The stories of sanctuary residents and the bonds we share with them exist to be told. They disrupt the dominant cultural objectification of A species or specific breed of animal that is raised by humans for the use of their bodies or what comes from their bodies. and offer a gateway for folks outside of the sanctuary world to get to know them more intimately. In this lesson plan, late elementary-age sanctuary participants are given the opportunity to form a deeper understanding and appreciation of farmed animals as they are guided through a tour of your sanctuary and the stories of its residents. The ultimate goal of this lesson is to encourage late elementary-age children to consciously engage in the ethical issues farmed animals face and direct them towards a more compassionate way of conceptualizing and being in relationship with nonhuman beings.
Below, you will find a form to fill out to receive this free downloadable sanctuary education lesson plan. This lesson plan is the first part in a multi-part late elementary-age sanctuary education program. It can be used by sanctuary educators and representatives as a stand-alone lesson or ideally, as part of a long-term program. The three remaining lesson plans for late elementary-age will be released in sequential order as they are created. As with every educational program we create, please leave room to edit, modify, and adapt the activities, questions, and materials based on your sanctuary and audience’s specific needs. Built-in flexibility is an important aspect of effective educational design. Please also check out the introduction to our first early elementary-age lesson plan for important things to consider as you develop and implement the first late elementary-age lesson plan at your sanctuary (e.g. positionalities, language use, modifications for people with disabilities, common core learning standards, and more).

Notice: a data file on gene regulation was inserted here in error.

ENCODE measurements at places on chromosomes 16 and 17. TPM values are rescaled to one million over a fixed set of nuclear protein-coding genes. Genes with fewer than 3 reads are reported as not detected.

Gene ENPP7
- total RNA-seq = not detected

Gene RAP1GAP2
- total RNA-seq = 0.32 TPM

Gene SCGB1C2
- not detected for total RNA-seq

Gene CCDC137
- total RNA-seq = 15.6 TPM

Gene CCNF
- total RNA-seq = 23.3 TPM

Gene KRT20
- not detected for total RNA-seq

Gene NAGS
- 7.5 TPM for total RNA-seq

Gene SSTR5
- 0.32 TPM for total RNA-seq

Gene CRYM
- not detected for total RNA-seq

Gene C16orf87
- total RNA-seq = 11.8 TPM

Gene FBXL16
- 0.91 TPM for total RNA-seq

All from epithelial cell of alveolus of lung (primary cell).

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Teaching Liberation: Essays on Social Justice, Animals, A movement and way of living that seeks to eliminate the exploitation of and cruelty to nonhuman animals as much as possible. Often, veganism is defined synonymously with a plant-based diet, although veganism includes abstaining from elements of animal exploitation in non-food instances when possible and practicable as well., and Education | Agnes Trzak